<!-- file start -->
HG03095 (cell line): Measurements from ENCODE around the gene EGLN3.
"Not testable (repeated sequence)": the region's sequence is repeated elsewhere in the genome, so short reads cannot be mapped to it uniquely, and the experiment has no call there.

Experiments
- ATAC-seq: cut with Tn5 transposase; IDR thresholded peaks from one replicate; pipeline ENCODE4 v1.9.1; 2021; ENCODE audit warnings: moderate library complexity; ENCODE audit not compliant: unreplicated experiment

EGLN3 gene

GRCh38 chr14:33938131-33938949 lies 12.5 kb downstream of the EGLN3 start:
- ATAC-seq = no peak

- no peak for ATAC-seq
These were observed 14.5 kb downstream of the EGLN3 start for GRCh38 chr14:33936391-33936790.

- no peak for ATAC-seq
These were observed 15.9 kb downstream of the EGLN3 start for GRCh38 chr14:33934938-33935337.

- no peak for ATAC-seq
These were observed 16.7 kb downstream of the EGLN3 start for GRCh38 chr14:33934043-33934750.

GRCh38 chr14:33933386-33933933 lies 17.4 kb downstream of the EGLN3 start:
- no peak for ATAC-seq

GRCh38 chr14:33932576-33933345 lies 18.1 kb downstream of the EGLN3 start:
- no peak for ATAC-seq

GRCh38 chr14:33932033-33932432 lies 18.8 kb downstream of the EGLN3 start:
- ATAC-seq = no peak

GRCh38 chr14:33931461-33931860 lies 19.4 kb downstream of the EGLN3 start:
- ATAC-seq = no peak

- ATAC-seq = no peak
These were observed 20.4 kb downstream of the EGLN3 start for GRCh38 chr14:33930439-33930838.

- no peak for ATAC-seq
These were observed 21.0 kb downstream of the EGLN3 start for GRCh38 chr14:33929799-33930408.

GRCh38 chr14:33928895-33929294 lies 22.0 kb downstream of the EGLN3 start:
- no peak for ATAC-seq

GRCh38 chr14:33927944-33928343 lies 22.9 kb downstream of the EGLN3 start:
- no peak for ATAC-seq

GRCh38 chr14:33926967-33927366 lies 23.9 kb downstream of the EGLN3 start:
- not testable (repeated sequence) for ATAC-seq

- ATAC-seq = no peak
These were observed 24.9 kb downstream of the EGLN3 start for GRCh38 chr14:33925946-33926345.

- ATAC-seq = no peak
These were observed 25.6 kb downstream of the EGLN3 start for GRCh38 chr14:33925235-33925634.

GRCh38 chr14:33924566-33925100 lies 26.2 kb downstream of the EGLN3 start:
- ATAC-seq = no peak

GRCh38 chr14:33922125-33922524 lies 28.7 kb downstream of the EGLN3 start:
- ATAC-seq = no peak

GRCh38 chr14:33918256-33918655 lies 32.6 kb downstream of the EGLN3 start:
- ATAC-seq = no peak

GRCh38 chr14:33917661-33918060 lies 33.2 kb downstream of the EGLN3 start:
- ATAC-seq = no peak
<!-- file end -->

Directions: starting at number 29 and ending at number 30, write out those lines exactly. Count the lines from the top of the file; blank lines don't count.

- no peak for ATAC-seq

GRCh38 chr14:33926967-33927366 lies 23.9 kb downstream of the EGLN3 start: